Tatiana and Daniel Romano have been sleeping in their basement, as they renovate their home to house Ukrainian families fleeing the war.
In the past month, they've torn down walls to create spare bedrooms and bathrooms to make their guests comfortable. For them, revamping their home in Dollard-des-Ormeaux, Que., a suburb in Montreal's West Island, is worth the trouble.
"We want to be able to offer a space to live with dignity," Tatiana Romano said. "Not just a mattress on the floor."
The Romanos are already hosting two Ukrainian families and are expecting a third to join them in June.
"I scored," Tatiana said. "I feel I'm the lucky one who gets to welcome them. I feel like I'm a mother of 10."
The Romanos are some of the Montrealers opening their homes to Ukrainians while they find their footing in Canada.
This weekend, the city will welcome around 400 Ukrainians, says the municipal councillor in charge of the file, Alia Hassan-Cournol. They will be arriving by charter plane on May 29.
"There's been a huge wave of solidarity coming from Montrealers that wanted to welcome Ukrainian migrants in their homes," Hassan-Cournol said.
"A lot of [Ukrainians] already have family in Montreal or around Montreal so they're going to be reunited."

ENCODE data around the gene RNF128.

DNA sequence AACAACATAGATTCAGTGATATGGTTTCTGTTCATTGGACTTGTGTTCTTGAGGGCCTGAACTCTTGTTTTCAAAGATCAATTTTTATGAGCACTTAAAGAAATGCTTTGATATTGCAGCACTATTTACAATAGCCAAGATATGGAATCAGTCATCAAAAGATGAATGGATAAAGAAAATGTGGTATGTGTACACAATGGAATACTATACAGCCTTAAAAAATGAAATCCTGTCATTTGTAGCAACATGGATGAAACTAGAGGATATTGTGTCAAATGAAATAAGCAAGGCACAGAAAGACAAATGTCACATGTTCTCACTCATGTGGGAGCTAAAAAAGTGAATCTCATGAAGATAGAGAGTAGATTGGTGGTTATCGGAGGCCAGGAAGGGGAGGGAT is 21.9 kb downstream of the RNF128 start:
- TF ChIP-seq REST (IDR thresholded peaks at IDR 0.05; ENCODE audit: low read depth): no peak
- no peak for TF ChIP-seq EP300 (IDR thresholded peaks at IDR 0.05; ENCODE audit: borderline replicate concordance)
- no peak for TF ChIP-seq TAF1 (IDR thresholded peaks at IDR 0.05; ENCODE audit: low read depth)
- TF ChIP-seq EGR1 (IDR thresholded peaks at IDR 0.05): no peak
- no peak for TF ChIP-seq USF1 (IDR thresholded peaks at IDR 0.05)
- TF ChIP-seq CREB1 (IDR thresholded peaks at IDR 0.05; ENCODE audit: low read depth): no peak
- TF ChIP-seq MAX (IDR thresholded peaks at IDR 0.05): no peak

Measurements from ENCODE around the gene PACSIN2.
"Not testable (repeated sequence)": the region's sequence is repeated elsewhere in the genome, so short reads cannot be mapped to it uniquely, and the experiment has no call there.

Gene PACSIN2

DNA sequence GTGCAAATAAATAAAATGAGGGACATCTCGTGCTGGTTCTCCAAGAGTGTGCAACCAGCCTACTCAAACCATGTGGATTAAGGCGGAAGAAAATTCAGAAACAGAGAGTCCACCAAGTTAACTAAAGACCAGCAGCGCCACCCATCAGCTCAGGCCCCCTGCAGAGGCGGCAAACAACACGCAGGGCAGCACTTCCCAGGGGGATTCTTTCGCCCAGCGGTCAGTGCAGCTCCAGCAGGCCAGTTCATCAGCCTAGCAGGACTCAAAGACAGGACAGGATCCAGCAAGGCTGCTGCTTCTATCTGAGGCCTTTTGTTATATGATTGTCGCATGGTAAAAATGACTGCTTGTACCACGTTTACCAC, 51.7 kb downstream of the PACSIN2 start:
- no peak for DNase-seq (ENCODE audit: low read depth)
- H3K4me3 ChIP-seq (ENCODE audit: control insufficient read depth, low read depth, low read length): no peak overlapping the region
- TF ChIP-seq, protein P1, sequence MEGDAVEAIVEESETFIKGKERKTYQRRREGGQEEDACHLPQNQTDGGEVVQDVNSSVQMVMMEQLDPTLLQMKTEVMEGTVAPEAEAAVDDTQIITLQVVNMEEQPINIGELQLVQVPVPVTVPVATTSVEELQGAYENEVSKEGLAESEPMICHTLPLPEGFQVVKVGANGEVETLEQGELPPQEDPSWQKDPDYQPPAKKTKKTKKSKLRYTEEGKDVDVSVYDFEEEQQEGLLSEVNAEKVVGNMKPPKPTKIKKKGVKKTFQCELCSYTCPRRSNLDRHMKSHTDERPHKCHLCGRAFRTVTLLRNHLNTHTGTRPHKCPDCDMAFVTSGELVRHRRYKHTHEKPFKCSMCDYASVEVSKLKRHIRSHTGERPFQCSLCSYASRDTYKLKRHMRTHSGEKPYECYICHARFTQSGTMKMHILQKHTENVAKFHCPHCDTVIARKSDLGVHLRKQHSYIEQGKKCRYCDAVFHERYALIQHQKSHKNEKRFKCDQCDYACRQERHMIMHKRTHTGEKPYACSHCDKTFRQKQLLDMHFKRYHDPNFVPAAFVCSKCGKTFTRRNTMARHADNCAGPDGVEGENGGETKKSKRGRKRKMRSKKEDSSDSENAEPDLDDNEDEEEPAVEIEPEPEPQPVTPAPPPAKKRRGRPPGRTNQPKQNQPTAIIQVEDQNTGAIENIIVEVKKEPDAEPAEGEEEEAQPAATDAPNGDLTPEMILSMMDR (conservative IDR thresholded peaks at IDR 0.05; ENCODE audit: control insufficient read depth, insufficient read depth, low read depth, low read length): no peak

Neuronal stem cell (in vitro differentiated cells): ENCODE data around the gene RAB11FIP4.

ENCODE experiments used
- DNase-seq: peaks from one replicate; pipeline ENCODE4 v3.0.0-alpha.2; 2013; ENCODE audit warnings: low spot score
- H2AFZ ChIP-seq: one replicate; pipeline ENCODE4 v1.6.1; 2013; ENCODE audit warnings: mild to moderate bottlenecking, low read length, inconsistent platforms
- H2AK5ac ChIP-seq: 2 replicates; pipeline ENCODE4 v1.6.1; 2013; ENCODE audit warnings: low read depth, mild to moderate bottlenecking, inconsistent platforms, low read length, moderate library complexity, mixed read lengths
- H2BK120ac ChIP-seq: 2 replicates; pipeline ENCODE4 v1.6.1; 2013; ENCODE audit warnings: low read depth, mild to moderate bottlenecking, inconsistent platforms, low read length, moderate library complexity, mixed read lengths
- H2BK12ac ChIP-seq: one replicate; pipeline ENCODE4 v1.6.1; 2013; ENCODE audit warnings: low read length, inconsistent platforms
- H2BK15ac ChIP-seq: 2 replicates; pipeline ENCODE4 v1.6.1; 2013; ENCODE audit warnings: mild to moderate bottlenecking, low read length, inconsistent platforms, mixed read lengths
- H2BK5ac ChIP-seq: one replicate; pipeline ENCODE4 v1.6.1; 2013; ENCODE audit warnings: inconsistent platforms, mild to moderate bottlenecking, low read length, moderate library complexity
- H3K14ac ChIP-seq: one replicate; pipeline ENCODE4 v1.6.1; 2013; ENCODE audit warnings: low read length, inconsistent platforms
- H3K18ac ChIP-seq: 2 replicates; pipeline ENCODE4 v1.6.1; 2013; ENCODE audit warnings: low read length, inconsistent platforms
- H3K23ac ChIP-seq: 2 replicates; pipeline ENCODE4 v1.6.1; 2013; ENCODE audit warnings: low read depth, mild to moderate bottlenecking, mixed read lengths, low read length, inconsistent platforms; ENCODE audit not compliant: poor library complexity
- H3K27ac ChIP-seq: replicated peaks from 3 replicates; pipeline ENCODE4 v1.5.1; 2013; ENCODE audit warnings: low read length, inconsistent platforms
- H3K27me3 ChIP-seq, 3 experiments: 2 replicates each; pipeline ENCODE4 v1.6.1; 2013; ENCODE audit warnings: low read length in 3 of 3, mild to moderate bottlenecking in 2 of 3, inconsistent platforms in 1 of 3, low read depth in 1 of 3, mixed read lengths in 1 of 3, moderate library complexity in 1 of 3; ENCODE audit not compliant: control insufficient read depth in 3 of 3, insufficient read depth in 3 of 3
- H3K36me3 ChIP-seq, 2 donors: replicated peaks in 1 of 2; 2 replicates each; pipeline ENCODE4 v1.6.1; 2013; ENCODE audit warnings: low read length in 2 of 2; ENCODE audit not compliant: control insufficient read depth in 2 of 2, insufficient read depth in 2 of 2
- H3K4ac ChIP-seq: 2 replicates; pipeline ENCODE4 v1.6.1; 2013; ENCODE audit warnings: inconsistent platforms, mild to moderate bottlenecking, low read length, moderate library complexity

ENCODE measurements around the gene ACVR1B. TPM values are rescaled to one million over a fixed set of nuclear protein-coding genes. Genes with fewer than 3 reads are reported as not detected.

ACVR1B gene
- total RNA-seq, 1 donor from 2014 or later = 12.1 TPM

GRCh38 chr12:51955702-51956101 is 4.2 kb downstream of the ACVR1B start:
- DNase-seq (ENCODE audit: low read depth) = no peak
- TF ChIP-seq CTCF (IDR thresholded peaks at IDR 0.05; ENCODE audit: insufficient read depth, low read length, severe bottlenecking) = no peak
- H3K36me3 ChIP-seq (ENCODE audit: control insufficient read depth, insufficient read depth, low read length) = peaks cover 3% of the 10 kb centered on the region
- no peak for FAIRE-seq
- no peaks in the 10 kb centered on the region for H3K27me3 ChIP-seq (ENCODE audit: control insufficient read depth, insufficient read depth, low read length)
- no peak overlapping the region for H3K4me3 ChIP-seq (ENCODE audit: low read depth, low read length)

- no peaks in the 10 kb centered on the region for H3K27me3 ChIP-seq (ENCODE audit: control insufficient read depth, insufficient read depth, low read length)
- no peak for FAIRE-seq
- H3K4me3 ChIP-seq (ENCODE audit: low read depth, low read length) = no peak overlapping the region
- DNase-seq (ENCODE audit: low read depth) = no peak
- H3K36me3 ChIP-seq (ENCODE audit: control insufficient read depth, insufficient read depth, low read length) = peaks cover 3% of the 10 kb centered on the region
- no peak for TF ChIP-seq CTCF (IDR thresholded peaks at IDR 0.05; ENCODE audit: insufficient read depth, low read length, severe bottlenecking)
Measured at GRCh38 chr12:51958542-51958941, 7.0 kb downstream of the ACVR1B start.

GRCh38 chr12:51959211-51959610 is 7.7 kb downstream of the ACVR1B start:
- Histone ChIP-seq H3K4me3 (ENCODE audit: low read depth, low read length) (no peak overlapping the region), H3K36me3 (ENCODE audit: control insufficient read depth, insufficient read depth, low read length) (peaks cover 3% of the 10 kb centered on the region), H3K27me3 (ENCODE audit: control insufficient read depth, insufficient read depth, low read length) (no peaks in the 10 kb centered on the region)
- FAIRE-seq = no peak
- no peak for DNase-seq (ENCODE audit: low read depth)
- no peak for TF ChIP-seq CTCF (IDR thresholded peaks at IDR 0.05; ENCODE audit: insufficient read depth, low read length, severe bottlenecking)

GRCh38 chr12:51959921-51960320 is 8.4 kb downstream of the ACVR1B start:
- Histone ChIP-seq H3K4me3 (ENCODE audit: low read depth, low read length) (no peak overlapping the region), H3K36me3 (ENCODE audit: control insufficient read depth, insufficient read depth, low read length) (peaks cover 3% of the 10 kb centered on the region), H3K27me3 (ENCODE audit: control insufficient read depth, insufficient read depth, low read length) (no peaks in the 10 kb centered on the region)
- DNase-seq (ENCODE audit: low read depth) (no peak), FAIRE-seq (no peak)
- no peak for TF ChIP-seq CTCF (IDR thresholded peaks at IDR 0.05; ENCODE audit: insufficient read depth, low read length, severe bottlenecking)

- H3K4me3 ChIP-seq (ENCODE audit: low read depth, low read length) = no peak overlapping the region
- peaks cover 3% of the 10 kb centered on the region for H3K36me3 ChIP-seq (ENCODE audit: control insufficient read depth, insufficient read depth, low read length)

Hassan-Cournol says Ukrainians need to know their rights, especially housing rights, and ensure they're respected.
The city of Montreal, the Ukrainian Canadian Congress, the Quebec Immigration Ministry and the Union des Municipalités du Québec are partnering to support Ukrainian migrants settling in the city.
The city agency that helps newcomers integrate will help direct the Ukrainian arrivals to dwellings that suit them by asking prospective hosts to provide detailed information about their home.
"We need to make sure that people who are coming here by themselves or with their kids in a very traumatic [state] arrive here safe," Hassan-Cournol said.
"The form will make sure that the housing proposed by Montrealers is sanitary, safe and meets the needs of the families. We check criminal records."
Evgeniia Pimenova from Odesa, Ukraine, who is staying with the Romanos, says she's grateful for their generosity and for finding safety in Canada.
When the war broke out, her son, Yaroslav Vakhitov, 15, was in a Ukrainian hospital for surgery on his legs. She says she had to ask someone to help carry him to shelter when she heard bombs.
"I still don't believe that I'm somewhere in a foreign country," she said. "We couldn't believe how lucky we were. Everybody is helping us out."
On June 2, Vakhitov will get an ultrasound to see if he's recovered enough to stand again.
"We're now going to entrust our son to Canadian doctors," she said.
As Tatiana Romano and her husband prepare to take in another family this summer, she says she's thankful the families that share her home have given her an opportunity to do good.
"It makes a difference," she said. "You give somebody a chance to start anew, to succeed and you see them grow."